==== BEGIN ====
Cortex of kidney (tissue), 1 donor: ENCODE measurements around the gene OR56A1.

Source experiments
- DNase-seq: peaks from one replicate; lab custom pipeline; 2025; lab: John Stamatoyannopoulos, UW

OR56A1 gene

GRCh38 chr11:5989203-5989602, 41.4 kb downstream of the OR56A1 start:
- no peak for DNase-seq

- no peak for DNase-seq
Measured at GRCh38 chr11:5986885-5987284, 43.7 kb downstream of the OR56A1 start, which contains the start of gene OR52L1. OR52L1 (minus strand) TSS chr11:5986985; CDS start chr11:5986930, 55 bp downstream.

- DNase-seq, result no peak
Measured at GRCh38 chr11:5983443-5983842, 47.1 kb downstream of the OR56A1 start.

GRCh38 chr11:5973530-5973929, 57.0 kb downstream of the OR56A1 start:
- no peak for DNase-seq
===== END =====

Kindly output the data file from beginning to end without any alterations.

Cortex of kidney (tissue), 1 donor: ENCODE measurements around the gene OR56A1.

Source experiments
- DNase-seq: peaks from one replicate; lab custom pipeline; 2025; lab: John Stamatoyannopoulos, UW

OR56A1 gene

GRCh38 chr11:5989203-5989602, 41.4 kb downstream of the OR56A1 start:
- no peak for DNase-seq

- no peak for DNase-seq
Measured at GRCh38 chr11:5986885-5987284, 43.7 kb downstream of the OR56A1 start, which contains the start of gene OR52L1. OR52L1 (minus strand) TSS chr11:5986985; CDS start chr11:5986930, 55 bp downstream.

- DNase-seq, result no peak
Measured at GRCh38 chr11:5983443-5983842, 47.1 kb downstream of the OR56A1 start.

GRCh38 chr11:5973530-5973929, 57.0 kb downstream of the OR56A1 start:
- no peak for DNase-seq